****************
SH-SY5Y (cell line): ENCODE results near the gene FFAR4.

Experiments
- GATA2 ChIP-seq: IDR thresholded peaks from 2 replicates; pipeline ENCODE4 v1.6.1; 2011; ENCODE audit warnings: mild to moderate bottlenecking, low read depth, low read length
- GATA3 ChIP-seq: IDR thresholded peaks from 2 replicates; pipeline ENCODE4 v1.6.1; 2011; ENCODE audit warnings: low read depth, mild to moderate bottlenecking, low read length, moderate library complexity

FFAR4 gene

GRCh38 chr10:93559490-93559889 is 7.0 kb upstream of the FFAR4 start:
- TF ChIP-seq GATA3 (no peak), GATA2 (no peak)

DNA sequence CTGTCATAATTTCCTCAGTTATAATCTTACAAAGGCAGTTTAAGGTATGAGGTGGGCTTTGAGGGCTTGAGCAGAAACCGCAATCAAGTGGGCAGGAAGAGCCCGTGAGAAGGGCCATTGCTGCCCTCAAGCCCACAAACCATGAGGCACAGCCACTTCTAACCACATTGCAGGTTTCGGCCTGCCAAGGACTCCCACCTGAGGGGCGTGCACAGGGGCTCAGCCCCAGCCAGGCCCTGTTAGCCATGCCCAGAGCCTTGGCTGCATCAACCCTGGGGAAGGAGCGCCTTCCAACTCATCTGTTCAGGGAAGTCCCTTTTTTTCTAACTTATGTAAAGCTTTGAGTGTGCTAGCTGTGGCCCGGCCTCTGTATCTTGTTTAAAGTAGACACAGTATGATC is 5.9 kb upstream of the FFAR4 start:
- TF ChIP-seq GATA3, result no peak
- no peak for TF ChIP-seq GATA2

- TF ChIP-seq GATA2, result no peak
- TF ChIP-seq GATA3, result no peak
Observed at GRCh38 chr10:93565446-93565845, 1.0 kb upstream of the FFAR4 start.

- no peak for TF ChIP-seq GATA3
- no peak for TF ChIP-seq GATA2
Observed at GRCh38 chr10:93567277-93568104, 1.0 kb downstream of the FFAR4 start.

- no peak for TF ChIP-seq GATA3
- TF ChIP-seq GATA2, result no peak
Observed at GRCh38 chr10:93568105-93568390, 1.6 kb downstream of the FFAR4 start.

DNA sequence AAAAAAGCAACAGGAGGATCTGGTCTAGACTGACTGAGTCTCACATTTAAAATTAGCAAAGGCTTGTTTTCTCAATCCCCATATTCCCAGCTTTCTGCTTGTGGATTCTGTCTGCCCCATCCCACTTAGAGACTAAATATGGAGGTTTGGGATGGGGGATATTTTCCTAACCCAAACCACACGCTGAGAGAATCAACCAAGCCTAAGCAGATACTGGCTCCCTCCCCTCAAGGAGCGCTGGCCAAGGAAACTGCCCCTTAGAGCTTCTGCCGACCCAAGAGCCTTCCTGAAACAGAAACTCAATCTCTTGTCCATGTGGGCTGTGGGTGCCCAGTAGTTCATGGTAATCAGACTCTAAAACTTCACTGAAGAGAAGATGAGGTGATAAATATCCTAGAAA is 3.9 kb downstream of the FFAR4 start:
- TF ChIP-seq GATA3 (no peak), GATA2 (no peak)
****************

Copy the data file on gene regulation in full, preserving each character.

SH-SY5Y (cell line): ENCODE results near the gene FFAR4.

Experiments
- GATA2 ChIP-seq: IDR thresholded peaks from 2 replicates; pipeline ENCODE4 v1.6.1; 2011; ENCODE audit warnings: mild to moderate bottlenecking, low read depth, low read length
- GATA3 ChIP-seq: IDR thresholded peaks from 2 replicates; pipeline ENCODE4 v1.6.1; 2011; ENCODE audit warnings: low read depth, mild to moderate bottlenecking, low read length, moderate library complexity

FFAR4 gene

GRCh38 chr10:93559490-93559889 is 7.0 kb upstream of the FFAR4 start:
- TF ChIP-seq GATA3 (no peak), GATA2 (no peak)

DNA sequence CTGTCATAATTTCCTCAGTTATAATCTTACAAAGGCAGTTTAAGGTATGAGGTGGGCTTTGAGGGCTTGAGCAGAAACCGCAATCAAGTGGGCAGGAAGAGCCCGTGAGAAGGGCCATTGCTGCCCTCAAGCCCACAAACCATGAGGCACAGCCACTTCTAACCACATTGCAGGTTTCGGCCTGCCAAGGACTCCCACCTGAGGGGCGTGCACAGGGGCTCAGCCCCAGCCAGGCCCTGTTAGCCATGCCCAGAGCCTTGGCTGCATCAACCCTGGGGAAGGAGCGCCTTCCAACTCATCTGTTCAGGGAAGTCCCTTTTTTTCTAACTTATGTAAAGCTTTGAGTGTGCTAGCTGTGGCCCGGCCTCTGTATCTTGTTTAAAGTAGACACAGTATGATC is 5.9 kb upstream of the FFAR4 start:
- TF ChIP-seq GATA3, result no peak
- no peak for TF ChIP-seq GATA2

- TF ChIP-seq GATA2, result no peak
- TF ChIP-seq GATA3, result no peak
Observed at GRCh38 chr10:93565446-93565845, 1.0 kb upstream of the FFAR4 start.

- no peak for TF ChIP-seq GATA3
- no peak for TF ChIP-seq GATA2
Observed at GRCh38 chr10:93567277-93568104, 1.0 kb downstream of the FFAR4 start.

- no peak for TF ChIP-seq GATA3
- TF ChIP-seq GATA2, result no peak
Observed at GRCh38 chr10:93568105-93568390, 1.6 kb downstream of the FFAR4 start.

DNA sequence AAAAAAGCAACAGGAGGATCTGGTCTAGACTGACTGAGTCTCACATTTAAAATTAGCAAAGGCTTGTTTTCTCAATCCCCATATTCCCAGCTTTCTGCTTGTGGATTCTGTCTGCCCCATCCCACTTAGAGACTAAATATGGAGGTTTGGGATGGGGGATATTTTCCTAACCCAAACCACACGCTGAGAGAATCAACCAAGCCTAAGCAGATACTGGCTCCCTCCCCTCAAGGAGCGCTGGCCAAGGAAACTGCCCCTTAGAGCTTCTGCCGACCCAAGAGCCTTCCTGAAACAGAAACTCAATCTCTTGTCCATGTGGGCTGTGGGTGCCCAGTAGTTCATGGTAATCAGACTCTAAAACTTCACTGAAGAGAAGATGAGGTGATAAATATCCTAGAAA is 3.9 kb downstream of the FFAR4 start:
- TF ChIP-seq GATA3 (no peak), GATA2 (no peak)